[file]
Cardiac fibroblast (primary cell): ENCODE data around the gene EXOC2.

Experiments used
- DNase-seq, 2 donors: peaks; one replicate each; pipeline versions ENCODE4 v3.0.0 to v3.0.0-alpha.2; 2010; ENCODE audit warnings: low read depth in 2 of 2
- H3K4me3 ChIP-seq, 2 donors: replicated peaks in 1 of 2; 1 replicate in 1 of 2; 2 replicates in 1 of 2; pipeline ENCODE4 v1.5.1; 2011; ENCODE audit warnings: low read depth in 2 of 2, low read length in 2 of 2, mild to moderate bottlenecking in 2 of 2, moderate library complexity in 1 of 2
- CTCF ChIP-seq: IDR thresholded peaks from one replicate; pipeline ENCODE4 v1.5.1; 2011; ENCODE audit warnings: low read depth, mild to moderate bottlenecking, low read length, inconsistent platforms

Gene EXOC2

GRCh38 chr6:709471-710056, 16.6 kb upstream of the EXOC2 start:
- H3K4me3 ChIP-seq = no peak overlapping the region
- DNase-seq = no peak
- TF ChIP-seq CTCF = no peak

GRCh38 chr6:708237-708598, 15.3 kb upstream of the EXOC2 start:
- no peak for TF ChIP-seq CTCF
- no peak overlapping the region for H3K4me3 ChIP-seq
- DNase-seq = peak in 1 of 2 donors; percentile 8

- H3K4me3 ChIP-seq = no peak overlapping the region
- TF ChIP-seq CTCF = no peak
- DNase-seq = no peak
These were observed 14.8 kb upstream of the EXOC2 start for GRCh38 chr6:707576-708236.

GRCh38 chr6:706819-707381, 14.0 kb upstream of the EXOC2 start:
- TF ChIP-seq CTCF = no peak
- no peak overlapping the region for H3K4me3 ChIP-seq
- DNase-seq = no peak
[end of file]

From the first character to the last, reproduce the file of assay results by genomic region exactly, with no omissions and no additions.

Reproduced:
Cardiac fibroblast (primary cell): ENCODE data around the gene EXOC2.

Experiments used
- DNase-seq, 2 donors: peaks; one replicate each; pipeline versions ENCODE4 v3.0.0 to v3.0.0-alpha.2; 2010; ENCODE audit warnings: low read depth in 2 of 2
- H3K4me3 ChIP-seq, 2 donors: replicated peaks in 1 of 2; 1 replicate in 1 of 2; 2 replicates in 1 of 2; pipeline ENCODE4 v1.5.1; 2011; ENCODE audit warnings: low read depth in 2 of 2, low read length in 2 of 2, mild to moderate bottlenecking in 2 of 2, moderate library complexity in 1 of 2
- CTCF ChIP-seq: IDR thresholded peaks from one replicate; pipeline ENCODE4 v1.5.1; 2011; ENCODE audit warnings: low read depth, mild to moderate bottlenecking, low read length, inconsistent platforms

Gene EXOC2

GRCh38 chr6:709471-710056, 16.6 kb upstream of the EXOC2 start:
- H3K4me3 ChIP-seq = no peak overlapping the region
- DNase-seq = no peak
- TF ChIP-seq CTCF = no peak

GRCh38 chr6:708237-708598, 15.3 kb upstream of the EXOC2 start:
- no peak for TF ChIP-seq CTCF
- no peak overlapping the region for H3K4me3 ChIP-seq
- DNase-seq = peak in 1 of 2 donors; percentile 8

- H3K4me3 ChIP-seq = no peak overlapping the region
- TF ChIP-seq CTCF = no peak
- DNase-seq = no peak
These were observed 14.8 kb upstream of the EXOC2 start for GRCh38 chr6:707576-708236.

GRCh38 chr6:706819-707381, 14.0 kb upstream of the EXOC2 start:
- TF ChIP-seq CTCF = no peak
- no peak overlapping the region for H3K4me3 ChIP-seq
- DNase-seq = no peak